Hi Gang: I had a lot of folks asking about how I create those photo book layouts that I showed here on the blo from my trips to Denmark, and more recently London. I start in Lightroom, and then I use Apple’s iPhoto software for the actual book layouts. So, I made a short video (above) that shows you how it works, and it gives you some tips on how to layout the photos themselves, no matter which program you’re using.
My Light it, Shoot it, Retouch It Tour is in New York City on Thursday, with around 900 or so photographers who will be there and I want you to be there too!!!
It’s not to late if you want to snag one of the remaining seats. It’s only $99 for the full day, including a detailed step-by-step workbook that follows right along with what I’m doing all day, plus some other goodies I can’t tell you about until the workshop (by the way, it’s only $79 if you’re an NAPP member, so you gotta go!).
It’ll be a blast, plus you have no risk at all, because we have a 100% money-back guarantee if it’s not the best seminar of its kind you’ve ever attended, at any price, period! What do you have to lose? Don’t just read about it on my blog on Friday—come on down to the Javits center and be a part of it. Here’s the event details. I hope you can make it (and if you come, make sure you come up and say hi).
See you there! :)
P.S. I did a short video clip about the seminar–you can watch it right here.
Well, it just happened to me. When I ran a blog post about my trip to London, buried on those pages was my personal favorite shot from the trip (well, if you don’t count my silly vacation-type photos of us all goofing off), was a photo I took of the London Eye (shown above—click on it for a much larger view).
What caught my eye about the shot was the fact that there was one red capsule (the whole “a pattern is good, but a pattern interrupted is better” which I believe originally came from Jay Maisel). Also, I love how you can see the forms of individual people in the capsules when you crop in tight (or show the image at a large size). Anyway, it still wasn’t my favorite shot until something happened by accident in post processing.
When I took the shot (above), the sky behind it was kinda light gray and non-descript, and a little under-exposed as well (which didn’t help) so I started to brighten the Exposure in Lightroom to see if the red car stood out more (and if the shot was even worth keeping), and when I did the sky turned almost white. I knew right then I was onto something.
Over to Photoshop for Finishing
Once I got it in Photoshop, I added some contrast to the cars to help them stand out more, then I duplicated the layer and changed the Layer Blend mode to Screen to make the sky even whiter. Of course, this made the capsules light again, too, so I added a layer mask to this layer, then painted over the cars in black again to mask away the brighter version from this Screen layer. I did this a few times (making the sky whiter, and the masking away the cars) until it looks like what you see at the top (though I did add more contrast to the cars, and an strong Unsharp Mask, too).
I showed my buddy Dave Moser (BTW: Happy Birthday Dave) the image, full screen size, and he absolutely loved it (and he’s a tough critic when it comes to photos), so I was a bit relieved that I wasn’t the only one who liked it. Although it was the red capsule that brought me to the photo, I think what makes it unique is that you rarely see the London Eye on solid white like this (well, at least I hadn’t anyway).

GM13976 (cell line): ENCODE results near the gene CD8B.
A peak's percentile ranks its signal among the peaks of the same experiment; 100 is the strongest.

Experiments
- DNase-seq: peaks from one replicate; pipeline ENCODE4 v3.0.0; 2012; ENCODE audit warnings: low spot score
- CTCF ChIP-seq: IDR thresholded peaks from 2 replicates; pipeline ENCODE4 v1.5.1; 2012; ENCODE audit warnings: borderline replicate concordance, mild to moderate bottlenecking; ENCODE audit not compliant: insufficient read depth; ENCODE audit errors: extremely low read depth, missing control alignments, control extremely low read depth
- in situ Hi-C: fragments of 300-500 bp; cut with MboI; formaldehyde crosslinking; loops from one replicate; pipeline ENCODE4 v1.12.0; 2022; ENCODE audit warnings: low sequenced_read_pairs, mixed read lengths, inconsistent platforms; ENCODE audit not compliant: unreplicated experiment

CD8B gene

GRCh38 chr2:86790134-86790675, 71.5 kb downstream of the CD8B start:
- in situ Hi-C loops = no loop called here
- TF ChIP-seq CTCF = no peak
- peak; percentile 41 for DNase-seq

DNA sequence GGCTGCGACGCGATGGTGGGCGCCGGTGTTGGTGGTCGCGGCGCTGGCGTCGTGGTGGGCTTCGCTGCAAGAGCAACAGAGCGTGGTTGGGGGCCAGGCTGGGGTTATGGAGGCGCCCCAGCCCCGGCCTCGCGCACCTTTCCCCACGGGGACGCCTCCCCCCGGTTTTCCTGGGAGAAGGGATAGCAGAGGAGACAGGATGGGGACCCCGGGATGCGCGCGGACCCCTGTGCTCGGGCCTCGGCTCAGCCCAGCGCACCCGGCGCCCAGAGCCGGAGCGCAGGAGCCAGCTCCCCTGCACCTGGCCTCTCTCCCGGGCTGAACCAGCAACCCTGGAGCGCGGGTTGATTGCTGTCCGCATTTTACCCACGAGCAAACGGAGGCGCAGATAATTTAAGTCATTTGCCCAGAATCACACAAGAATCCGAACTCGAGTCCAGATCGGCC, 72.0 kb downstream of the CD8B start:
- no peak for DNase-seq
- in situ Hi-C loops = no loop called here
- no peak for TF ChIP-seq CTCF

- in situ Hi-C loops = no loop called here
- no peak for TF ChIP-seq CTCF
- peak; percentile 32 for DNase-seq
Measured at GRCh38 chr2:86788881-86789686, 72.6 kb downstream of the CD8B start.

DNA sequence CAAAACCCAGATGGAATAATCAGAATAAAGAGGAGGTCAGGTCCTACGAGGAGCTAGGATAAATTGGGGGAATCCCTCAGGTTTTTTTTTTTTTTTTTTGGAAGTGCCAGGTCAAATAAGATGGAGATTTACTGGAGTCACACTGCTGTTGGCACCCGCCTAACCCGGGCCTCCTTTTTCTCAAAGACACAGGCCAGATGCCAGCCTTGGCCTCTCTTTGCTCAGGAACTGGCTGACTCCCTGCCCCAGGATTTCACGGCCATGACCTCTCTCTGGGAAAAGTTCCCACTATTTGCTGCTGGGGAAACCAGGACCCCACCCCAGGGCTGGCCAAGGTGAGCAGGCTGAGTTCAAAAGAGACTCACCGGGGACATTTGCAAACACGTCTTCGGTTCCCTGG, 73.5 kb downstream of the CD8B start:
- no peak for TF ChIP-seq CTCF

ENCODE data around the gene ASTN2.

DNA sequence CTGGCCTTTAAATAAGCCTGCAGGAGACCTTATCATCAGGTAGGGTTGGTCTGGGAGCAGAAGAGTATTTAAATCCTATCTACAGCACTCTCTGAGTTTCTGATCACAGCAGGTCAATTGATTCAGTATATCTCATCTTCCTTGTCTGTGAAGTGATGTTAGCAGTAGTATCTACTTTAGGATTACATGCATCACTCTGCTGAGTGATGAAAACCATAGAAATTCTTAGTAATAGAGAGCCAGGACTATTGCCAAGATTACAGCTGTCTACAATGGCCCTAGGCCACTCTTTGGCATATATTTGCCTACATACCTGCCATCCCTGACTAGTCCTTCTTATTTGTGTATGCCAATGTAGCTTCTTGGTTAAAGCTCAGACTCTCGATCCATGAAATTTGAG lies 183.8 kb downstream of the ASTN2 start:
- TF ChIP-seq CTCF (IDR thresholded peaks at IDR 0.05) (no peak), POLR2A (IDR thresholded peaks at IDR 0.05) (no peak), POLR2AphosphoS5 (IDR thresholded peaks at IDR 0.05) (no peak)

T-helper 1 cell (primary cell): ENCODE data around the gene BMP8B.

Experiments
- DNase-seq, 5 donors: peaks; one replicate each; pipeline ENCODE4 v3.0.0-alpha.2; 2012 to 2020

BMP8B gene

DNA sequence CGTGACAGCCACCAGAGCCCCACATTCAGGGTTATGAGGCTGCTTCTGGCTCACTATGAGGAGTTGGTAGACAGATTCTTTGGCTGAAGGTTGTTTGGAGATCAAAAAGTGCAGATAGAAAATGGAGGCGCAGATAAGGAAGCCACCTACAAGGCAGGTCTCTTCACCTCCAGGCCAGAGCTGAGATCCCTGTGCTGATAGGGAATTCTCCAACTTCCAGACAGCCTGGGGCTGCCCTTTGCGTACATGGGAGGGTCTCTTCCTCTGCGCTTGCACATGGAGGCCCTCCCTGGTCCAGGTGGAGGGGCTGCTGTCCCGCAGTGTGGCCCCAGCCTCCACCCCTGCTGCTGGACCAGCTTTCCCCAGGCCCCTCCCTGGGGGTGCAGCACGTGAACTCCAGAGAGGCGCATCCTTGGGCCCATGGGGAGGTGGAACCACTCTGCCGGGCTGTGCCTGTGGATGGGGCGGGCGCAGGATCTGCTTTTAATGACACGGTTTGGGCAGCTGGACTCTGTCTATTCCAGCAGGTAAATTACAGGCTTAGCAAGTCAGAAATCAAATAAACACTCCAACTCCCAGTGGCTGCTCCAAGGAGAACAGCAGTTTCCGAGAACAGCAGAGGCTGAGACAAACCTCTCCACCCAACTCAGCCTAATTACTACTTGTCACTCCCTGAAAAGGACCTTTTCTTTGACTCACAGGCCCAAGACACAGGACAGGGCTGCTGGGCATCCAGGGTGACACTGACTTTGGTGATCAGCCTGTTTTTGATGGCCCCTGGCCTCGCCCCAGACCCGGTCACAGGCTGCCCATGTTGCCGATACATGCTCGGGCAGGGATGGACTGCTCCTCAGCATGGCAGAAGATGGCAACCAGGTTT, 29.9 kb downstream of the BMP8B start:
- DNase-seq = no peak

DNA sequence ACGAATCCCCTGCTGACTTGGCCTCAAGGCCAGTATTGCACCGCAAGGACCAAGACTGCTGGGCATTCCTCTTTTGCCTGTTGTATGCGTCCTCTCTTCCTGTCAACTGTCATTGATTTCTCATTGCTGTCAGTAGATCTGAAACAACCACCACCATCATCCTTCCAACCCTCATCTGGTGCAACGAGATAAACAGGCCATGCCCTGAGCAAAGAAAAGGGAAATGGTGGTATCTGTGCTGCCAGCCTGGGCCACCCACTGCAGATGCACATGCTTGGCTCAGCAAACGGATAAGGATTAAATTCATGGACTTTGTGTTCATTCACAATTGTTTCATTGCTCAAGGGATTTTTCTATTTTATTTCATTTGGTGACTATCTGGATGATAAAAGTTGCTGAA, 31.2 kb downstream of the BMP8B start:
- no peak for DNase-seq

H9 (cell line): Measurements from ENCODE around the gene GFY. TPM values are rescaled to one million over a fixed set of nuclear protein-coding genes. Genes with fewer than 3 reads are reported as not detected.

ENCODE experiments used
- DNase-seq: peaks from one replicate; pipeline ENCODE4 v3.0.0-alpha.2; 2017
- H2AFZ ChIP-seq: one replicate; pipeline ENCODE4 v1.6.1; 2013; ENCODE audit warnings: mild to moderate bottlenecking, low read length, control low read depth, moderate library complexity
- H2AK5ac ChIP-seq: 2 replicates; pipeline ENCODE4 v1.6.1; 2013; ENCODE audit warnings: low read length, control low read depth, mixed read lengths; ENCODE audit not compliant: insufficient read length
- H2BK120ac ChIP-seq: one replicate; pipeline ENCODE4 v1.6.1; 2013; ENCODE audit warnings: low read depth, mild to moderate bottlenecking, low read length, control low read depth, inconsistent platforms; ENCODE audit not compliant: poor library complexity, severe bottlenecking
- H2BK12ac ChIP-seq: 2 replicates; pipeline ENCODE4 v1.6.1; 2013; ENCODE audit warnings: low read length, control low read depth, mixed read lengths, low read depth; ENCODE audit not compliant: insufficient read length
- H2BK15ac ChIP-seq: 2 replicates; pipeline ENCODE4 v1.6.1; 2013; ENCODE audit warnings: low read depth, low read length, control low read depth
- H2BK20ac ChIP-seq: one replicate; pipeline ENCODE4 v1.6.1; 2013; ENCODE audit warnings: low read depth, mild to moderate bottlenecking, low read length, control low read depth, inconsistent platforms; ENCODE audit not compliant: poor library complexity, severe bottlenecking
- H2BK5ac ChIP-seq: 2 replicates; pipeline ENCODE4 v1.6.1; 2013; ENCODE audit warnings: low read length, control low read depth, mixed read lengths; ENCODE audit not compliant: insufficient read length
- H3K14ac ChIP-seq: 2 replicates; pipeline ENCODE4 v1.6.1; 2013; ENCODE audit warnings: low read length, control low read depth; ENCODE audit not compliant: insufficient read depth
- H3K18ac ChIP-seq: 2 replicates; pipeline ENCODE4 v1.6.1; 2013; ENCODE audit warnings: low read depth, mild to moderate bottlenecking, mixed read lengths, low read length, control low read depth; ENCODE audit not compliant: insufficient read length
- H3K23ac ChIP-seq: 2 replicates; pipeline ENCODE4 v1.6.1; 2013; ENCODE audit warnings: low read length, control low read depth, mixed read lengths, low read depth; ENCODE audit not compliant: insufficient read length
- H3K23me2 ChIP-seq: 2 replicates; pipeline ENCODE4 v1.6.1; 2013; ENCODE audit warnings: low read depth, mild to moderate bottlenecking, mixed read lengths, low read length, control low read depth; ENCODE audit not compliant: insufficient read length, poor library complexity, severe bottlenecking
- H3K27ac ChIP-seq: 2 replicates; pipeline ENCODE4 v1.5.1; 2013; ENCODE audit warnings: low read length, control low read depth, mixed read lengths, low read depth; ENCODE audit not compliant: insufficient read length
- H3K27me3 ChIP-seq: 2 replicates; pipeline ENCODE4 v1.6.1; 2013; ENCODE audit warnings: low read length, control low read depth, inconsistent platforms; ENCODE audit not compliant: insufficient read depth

I’m Not Sure It Deserved Its Own Blog Post, But….
I wanted to show it here today, since it kind of got lost in my London photo book, and although I know the post production on it won’t be for everybody, at least I got to show it larger, and show how it the post was done.
Man, did I have an awesome week!!!! My wife and I snuck away to London for a quick 5-day vacation with some dear friends of ours, (Alan and Marcia Gassman), but the main reason for the trip was to fulfill one of Alan’s lifelong dreams—to see Eric Clapton perform at the Royal Albert Hall), which we did on Monday night.
Of course, Clapton totally rocked!!! (and the acoustically perfect Royal Albert Hall may be the best place to see a concert ever!). Great show, we had great seats, and Alan is still glowing to this day. Anyway, I thought I’d share a few stories, along with some images from the photo book I created using Apple’s iPhoto about the trip. This is a new template I’ve never used before, and I kinda like it.
During the week, I spent a lot of time shooting the four of us just being tourists around London (including a day at the British Museum—my first time there—amazing place!), so although I’ve got about 45 photos of us in the back of various London cabs, the weather was so beautiful we did an awful lot of walking, too. We took a train to Oxford for a day trip that was just beautiful, and I got to eat at one of my favorite spots (Gourmet Burger Kitchen, where my buddies took me last year), which was super-yummy.
One of the highlights of the trip for me was getting to see the final day of a Sony-sponsored photographic exhibit by the World Photography Organization at Sommerset House museum, right next to our hotel. It showcased the winners of their annual competition WPO, and it was quite a large show (taking up two floors), and there were some really incredible images on display.